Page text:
Kelechi Uchendu is a fashion entrepreneur turned published author. In the recent release of her heartfelt non-fiction book, Bully Friends, Kelechi touches on her personal encounter with childhood bullying and provides relevant advice to students, educators, and parents.
According to Pacer, 20.2% of students report being bullied in the form of name-calling, physical violence, insults, rumors, or cyberbullying. 70.1% of adolescents experience verbal and physical bullying due to their sexual orientation or gender expression, and over one-third of students report bullying due to race and skin color.
Kelechi is not only aware of this alarming statistic but can identify with it. The business owner experienced constant teasing and struggled to fit in throughout elementary and middle school. However, she recalls her high school bullying experiences to be the most harmful.
As a high school freshman, Kelechi faced offensive (and sometimes racist) comments from her peers. A group of girls and boys constantly mispronounced and made fun of her name, cyber-bullied her, and repeatedly gossiped about Kelechi behind her back. One of the girls that tormented Kelechi used racist and hateful language, calling her a ‘slave.’
While Kelechi’s battle with teasing, name-calling, and other forms of bullying and harassment ended with high-school, the damage had already been done. In fact, during high school, Kelechi struggled with suicidal thoughts and an eating disorder. Her mental health issues continued throughout college as she struggled with post-traumatic stress disorder.
“I remember my hair was falling out during ninth grade due to lack of nutrition and stress,” she said. “I was severely depressed, sleeping constantly, and needed professional help.”
The author expands more on her profound story in her book and continues to speak up about the mental and behavioral effects of childhood bullying. By sharing her journey, Kelechi hopes to show others who have suffered trauma due to bullying that they still have the chance to heal and thrive.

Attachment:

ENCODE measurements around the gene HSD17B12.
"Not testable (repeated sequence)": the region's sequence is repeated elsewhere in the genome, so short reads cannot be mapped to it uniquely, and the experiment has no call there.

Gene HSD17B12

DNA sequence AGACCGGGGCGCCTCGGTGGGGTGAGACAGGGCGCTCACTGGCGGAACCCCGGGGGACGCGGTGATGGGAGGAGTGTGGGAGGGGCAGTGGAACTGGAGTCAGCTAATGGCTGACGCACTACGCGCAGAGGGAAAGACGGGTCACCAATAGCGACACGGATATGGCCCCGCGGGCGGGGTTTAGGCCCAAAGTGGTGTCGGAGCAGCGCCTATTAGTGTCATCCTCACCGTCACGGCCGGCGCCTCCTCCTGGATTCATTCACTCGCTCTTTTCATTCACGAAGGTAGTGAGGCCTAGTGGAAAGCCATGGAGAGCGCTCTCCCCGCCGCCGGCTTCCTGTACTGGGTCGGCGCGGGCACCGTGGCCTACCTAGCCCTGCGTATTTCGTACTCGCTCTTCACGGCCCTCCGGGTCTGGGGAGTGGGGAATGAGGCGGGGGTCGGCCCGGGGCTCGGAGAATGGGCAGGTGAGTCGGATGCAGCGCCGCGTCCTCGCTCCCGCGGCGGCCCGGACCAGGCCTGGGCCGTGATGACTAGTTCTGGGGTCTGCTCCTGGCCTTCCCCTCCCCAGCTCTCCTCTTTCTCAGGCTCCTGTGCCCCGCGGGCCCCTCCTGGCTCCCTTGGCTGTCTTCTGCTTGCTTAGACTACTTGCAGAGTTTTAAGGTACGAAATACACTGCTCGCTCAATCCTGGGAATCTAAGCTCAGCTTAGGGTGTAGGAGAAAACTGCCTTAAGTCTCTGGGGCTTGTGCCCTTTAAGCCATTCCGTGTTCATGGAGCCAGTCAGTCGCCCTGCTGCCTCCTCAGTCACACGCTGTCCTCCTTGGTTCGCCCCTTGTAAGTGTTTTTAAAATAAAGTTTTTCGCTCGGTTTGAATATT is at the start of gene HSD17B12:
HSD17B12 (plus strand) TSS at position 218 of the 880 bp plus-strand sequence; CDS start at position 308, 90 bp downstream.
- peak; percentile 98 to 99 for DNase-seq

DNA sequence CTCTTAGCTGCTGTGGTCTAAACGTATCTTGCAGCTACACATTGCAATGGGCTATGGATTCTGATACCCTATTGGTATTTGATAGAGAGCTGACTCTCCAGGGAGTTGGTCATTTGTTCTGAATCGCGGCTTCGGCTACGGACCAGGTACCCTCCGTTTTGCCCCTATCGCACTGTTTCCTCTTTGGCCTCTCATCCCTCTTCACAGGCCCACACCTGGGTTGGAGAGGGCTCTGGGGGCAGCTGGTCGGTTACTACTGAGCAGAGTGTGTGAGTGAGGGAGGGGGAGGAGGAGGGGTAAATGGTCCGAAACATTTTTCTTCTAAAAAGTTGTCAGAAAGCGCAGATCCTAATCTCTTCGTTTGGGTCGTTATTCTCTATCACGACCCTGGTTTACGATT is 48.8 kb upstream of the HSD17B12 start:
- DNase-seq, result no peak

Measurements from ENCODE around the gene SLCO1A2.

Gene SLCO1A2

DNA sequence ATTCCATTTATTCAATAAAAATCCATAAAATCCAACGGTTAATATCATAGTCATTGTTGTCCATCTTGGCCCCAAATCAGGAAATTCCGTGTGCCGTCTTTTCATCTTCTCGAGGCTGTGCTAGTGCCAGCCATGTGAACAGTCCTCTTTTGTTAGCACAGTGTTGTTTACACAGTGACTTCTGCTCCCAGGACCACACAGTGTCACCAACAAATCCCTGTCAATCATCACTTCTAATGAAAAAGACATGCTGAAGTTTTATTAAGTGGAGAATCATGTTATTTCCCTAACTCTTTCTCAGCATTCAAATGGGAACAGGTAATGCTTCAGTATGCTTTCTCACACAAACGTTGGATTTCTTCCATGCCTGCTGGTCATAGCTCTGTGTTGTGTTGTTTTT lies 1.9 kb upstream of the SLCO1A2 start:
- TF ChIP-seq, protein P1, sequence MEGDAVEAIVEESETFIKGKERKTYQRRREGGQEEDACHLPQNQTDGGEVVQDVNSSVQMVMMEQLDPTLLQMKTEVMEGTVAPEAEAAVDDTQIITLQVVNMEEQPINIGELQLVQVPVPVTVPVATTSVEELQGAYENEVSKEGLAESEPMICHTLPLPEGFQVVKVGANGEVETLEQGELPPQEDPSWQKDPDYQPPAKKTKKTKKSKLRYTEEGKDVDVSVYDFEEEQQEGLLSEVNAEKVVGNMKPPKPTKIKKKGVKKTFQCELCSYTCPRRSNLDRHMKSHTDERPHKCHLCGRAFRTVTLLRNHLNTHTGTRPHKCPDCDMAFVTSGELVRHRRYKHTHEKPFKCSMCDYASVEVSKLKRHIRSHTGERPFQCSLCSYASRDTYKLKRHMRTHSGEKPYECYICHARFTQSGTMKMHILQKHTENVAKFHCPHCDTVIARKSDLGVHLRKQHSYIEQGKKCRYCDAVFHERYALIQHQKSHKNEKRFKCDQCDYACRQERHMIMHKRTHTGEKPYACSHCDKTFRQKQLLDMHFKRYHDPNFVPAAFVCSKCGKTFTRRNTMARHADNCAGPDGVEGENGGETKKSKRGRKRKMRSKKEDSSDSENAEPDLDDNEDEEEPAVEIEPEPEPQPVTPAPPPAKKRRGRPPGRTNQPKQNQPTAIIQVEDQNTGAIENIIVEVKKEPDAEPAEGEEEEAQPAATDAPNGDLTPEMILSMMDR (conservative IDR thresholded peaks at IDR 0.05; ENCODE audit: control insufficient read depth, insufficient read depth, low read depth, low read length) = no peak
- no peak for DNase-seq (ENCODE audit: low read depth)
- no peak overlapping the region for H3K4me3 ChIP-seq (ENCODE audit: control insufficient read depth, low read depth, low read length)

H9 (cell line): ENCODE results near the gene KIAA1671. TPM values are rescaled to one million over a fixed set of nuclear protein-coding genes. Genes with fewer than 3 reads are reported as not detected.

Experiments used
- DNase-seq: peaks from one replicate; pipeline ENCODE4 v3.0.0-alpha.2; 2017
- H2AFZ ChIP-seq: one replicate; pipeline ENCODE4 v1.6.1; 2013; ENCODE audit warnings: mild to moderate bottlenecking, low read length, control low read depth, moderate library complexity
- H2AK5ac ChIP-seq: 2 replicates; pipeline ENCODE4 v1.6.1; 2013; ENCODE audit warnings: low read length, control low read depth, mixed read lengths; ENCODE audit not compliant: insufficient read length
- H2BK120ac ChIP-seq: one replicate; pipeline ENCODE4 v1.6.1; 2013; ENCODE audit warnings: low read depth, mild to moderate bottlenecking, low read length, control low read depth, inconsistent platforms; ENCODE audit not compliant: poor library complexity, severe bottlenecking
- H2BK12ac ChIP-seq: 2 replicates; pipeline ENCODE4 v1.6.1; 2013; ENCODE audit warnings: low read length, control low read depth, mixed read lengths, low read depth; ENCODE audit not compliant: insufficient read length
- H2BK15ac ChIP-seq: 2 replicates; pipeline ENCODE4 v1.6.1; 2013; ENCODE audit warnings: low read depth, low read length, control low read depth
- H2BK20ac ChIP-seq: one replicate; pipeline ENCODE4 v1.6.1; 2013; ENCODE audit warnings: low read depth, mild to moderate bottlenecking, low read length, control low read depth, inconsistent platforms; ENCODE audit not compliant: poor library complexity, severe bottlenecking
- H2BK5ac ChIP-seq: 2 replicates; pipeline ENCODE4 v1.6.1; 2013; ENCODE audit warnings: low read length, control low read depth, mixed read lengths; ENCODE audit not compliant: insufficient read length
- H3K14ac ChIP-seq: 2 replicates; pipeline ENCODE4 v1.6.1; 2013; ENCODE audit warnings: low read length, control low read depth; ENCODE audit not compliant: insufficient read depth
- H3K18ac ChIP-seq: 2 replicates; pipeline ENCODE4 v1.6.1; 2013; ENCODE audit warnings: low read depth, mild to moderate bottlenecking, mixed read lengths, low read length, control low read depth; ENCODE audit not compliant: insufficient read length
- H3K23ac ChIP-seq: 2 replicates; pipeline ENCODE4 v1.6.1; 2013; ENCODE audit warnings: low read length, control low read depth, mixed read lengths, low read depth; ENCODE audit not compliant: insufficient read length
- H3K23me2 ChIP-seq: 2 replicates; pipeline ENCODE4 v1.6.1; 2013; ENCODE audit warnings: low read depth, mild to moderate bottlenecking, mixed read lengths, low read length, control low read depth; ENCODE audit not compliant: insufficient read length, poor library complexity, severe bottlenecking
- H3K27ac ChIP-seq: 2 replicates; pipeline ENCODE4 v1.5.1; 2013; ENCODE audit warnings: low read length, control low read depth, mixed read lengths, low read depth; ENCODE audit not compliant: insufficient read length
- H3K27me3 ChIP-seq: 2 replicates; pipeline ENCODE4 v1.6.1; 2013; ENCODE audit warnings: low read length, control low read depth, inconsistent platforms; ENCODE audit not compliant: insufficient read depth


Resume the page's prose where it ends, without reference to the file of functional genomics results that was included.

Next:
“Bullying is an epidemic. The age of children who commit suicide due to bullying seems to be getting younger and younger,” she said. “I always thought that I would be held captive by my PTSD and my past. But I’m living proof that you can end up being very successful even after being a victim of bullying.”
Kelechi Uchendu was not only able to overcome her personal battles but achieved immense success in entrepreneurship, business, and fashion. Kelechi is the founder and CEO of Kay’s Kay’s World LLC, a British Vogue-featured fashion brand, and has received overwhelmingly positive responses for her media and publications.
“I used to be so broken from my bullying experiences. Once I realized that I went through all of that pain to help other people, I became more than a conqueror.”
All forms of bullying can lead to an increased risk of depression, anxiety, decreased academic achievement, sleep discrepancies, and more. Sparking conversations on these harmful experiences is more crucial than ever.
Bully Friends digs deep into the dangers of childhood bullying and specifically touches on bullying within female friendships. The new publication is a resourceful tool for victims, parents of victims, teachers, and even those who have been the bully.
Ian Monroe is journalist, passionate about helping people and sharing his knowledge and tips with whomever he can reach. "Journalism is modern storytelling in its purest form. Stories are meant to be delivered to audience in such a way that it remains a part of them, forever."